When I was doing research, I saw an article entitled “City On a Hill Episode 3 Review: The Focus Shifts To The Women Who Form The Emotional Backbone Of The Series.”
Get Tha Fuck Outta Here!
This is not a show about women. It’s a show where a Chowderhead FBI agent (Kevin Bacon) walks into the DA’s office, sees a black man, a Latino woman and a white guy and casually drops:
“Ya got one in every color!”
City On A Hill — Showtime’s latest attempt to be serious like HBO — takes us back to Boston of the early 1990s; a simpler time where cops were corrupt, all of Charlestown were criminals and minorities knew their god-damn place.
The premise, devised by Matt Damon and Ben Affleck and developed by Bob Fontana and Barry Levison (what the fuck happened to these guys?), delves into of “The Miracle”, which is what Bostonians call the seemingly impossible transformation of their fair city from corrupt incompetence to something resembling a functioning municipal government.
Bacon plays Jackie Rohr, a world-weary fed with a bad marriage and a law degree who teams up with DeCourcy Ward, a freshly-minted black district attorney (Aldis Hodge) that just got finished investigating the Boston PD.
The inciting event is a series of armor car robberies carried out by the gang who can’t piss straight. They’re essentially a bunch of fuck-up Ziggys from season two of The Wire.
Throw in some perfunctory subplots revolving around racial tensions, home life, office affairs and you’ve got yourself a greenlight!
Yer Kiddin’ Me, Right?
Yeah, that’s it; and it’s not really good at doing that. A lot of the tension is set up by some of the most contrived coincidences I’ve ever had the misfortune to roll my eyes at. It has the stink of “reality” on it. I can hear Ben Affleck now:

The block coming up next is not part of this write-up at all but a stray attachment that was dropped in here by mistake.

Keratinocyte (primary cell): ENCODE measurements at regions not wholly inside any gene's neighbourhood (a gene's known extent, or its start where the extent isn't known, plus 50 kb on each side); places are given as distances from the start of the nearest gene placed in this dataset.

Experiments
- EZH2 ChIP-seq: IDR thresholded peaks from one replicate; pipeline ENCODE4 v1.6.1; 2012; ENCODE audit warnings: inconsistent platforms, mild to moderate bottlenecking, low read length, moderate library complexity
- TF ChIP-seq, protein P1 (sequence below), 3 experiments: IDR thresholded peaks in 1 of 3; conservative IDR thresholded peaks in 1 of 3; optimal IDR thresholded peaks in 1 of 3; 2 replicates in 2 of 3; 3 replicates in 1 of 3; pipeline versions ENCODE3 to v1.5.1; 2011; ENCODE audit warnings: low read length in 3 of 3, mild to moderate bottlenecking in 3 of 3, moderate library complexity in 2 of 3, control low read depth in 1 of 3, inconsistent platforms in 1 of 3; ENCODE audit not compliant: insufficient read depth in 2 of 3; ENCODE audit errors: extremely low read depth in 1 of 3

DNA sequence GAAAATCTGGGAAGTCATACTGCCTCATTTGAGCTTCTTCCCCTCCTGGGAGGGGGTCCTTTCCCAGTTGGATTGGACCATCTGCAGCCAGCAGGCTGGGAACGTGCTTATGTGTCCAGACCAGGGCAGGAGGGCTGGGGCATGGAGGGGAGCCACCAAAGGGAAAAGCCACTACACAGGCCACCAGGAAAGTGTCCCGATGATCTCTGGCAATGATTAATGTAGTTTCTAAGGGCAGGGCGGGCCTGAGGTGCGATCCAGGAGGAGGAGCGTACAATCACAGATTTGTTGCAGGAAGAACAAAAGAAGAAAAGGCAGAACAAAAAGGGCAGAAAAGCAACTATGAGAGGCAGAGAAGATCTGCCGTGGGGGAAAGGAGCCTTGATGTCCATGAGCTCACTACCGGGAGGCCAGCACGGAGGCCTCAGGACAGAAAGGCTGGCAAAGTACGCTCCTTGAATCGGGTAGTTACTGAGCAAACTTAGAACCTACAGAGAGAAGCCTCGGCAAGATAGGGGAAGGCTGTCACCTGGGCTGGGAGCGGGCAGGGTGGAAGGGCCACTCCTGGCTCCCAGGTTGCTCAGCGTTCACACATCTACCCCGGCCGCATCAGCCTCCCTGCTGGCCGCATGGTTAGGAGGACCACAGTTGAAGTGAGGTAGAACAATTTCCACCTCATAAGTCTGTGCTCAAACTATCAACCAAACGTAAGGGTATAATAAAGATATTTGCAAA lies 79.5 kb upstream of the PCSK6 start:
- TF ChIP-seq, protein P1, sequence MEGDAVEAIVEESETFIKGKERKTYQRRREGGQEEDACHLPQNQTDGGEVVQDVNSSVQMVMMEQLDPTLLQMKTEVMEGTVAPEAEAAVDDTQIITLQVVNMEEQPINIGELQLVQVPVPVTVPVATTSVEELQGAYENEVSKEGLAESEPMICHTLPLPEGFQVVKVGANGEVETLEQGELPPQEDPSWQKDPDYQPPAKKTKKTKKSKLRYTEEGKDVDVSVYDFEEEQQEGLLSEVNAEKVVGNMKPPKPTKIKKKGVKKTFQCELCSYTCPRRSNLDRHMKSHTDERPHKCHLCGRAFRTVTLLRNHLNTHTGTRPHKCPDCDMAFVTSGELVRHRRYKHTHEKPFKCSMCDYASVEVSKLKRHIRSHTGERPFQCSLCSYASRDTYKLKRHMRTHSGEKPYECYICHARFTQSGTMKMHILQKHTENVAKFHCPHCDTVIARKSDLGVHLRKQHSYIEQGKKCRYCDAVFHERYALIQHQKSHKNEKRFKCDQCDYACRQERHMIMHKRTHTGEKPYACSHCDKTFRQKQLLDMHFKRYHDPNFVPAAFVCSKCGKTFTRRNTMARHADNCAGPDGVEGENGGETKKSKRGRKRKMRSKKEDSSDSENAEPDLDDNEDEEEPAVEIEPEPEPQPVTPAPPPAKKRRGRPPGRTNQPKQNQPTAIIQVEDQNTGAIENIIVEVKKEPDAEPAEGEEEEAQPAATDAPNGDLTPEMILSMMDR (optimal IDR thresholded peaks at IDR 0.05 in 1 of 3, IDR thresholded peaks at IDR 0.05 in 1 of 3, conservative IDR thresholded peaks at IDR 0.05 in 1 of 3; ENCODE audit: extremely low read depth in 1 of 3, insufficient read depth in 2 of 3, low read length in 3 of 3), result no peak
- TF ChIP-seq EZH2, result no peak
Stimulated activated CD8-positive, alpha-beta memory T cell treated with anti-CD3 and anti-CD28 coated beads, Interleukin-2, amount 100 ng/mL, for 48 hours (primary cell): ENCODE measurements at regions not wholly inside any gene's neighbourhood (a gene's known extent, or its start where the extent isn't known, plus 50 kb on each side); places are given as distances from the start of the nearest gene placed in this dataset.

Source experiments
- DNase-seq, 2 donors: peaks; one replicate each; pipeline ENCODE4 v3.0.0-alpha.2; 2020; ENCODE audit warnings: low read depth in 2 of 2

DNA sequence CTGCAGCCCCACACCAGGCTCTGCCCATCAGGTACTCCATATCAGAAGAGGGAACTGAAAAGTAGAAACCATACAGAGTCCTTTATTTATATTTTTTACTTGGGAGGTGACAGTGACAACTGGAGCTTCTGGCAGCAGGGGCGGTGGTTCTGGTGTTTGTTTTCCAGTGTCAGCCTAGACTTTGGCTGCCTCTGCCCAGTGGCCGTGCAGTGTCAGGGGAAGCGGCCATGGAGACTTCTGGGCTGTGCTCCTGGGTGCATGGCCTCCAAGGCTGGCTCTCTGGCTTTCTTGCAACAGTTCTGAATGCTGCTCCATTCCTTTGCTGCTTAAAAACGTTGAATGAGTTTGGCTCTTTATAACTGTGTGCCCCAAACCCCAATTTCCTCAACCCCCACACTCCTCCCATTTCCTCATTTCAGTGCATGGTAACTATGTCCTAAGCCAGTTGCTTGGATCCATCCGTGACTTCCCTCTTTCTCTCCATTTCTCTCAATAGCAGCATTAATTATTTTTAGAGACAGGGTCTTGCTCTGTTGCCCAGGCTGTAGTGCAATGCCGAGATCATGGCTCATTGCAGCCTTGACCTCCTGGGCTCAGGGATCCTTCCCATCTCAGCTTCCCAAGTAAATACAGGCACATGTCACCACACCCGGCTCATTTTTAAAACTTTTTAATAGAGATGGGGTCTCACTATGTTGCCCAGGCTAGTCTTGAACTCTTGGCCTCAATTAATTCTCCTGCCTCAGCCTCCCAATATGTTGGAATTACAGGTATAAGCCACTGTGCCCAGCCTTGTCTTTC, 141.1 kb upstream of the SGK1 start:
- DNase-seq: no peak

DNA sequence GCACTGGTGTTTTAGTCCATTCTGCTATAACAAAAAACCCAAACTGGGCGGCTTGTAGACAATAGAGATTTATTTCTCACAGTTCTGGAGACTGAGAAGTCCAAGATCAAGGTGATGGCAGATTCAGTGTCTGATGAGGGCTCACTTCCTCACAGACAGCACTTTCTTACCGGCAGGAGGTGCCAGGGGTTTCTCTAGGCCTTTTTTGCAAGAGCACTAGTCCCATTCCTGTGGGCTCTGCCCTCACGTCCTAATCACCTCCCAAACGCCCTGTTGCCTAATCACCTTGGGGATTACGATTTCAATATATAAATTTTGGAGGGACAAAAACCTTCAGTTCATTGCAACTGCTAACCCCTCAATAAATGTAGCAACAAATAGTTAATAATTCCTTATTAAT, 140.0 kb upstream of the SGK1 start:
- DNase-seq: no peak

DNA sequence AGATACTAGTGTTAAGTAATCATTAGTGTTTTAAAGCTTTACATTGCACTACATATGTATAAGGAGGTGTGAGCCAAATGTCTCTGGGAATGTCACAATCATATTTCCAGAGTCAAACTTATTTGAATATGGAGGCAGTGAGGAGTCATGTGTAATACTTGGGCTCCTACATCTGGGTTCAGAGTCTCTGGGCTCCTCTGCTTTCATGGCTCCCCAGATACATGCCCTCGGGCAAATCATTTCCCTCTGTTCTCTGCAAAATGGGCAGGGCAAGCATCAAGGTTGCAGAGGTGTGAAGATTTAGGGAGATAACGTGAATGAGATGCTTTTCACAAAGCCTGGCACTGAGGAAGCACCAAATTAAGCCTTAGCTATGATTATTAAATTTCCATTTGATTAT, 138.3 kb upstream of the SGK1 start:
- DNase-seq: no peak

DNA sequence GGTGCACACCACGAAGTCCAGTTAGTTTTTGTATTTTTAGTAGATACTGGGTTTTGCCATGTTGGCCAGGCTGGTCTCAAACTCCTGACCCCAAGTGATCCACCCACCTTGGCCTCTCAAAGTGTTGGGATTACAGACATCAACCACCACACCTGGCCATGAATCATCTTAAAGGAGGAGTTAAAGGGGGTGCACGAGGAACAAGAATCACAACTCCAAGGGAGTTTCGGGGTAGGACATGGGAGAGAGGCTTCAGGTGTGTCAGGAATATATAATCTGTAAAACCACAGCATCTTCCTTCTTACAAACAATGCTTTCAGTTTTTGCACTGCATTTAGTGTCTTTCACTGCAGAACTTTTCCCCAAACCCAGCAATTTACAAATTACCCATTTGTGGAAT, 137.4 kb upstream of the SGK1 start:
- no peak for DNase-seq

“That’s the fuckin’ way it happened, dood!”
It doesn’t matter, Ben. The make-believe created for us inside our screens plays by a different set of rules than the real world. Out here, people make mistakes, people get lazy, people are stupid, but inside screen-world drama has to be clever and suspenseful while at the same time being both unexpected and inevitable. Otherwise, it just comes off as bad writing.
Despite the distinguished producing pedigree, City plays out like a narrative version of Law & Order, complete with Jill Hennessey as the forgotten wife and Hodge as a stand-in for the stoic Richard Brooks. Fontana and Levinson move the camera a little, but with nowhere near the purposeful franticness that was the signature of their greatest collaboration, the ’90s cop drama Homicide: Life On The Streets.
Aldis Hodge, who plays laconic bordering on narcoleptic, is a decent actor but here he has to hold his own with Bacon doing Bacon and he’s just not up to it. Some other character actors show up, including Seth Gilliam as the signified black pastor and a woman who does a pretty decent Adriana Le Cerva routine.
But it means nothing. It’s filler, it’s window dressing.
All that “emotional backbone”, all those women, all the sub-plots are just interludes between what this show is really about: Kevin Bacon eating up everything in sight. These boring scenes are just the eyes of the storm.
And Hurricane Bacon goes full Cat-5: snorting blow continually, dropping racial epithets like a PG-13 version of Daniel Carver’s answering machine message, threatening his mother-in-law, fucking his Asian mistress in the back of a Chinese takeout joint, smoking Pall Malls and, at one point, singing along to Rush’s “Tom Sawyer” in his car — which is naturally an ’89 Lebaron.
Through three episodes, his best line is the total purpose for the show to exist.
“I treat everyone the same. Bad.”
Besides The Bacon, it’s a show where women call men “shitbird”, guys routinely crack “fuckin’ ya motha” jokes and cops stand around in the rain at crime scenes; completely unsubstantial but an awful lot of fun.
Check Out The First Episode For Free